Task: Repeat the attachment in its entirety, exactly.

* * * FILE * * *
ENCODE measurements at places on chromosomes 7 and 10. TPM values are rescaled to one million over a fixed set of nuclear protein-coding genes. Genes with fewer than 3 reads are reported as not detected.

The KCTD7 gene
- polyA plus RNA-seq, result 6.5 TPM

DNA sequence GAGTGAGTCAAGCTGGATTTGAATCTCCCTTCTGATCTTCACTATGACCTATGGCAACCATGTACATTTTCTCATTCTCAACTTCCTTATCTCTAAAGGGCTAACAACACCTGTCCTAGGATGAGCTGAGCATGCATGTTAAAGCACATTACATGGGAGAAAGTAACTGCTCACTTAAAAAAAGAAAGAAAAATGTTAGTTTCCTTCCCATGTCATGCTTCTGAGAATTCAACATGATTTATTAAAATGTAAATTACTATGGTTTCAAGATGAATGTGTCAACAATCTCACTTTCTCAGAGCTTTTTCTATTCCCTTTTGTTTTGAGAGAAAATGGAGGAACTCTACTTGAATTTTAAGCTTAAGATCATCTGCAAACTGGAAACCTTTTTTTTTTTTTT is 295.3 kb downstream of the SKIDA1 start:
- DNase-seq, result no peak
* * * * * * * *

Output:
ENCODE measurements at places on chromosomes 7 and 10. TPM values are rescaled to one million over a fixed set of nuclear protein-coding genes. Genes with fewer than 3 reads are reported as not detected.

The KCTD7 gene
- polyA plus RNA-seq, result 6.5 TPM

DNA sequence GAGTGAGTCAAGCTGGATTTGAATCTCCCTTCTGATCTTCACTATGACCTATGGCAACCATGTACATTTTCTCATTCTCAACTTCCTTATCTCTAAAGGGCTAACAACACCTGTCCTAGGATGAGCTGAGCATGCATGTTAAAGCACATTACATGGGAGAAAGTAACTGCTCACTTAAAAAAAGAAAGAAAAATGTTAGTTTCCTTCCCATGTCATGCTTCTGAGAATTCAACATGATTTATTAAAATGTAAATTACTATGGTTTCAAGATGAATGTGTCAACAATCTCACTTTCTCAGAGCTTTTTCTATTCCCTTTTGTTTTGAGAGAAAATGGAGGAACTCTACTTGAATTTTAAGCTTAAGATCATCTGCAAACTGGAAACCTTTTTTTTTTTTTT is 295.3 kb downstream of the SKIDA1 start:
- DNase-seq, result no peak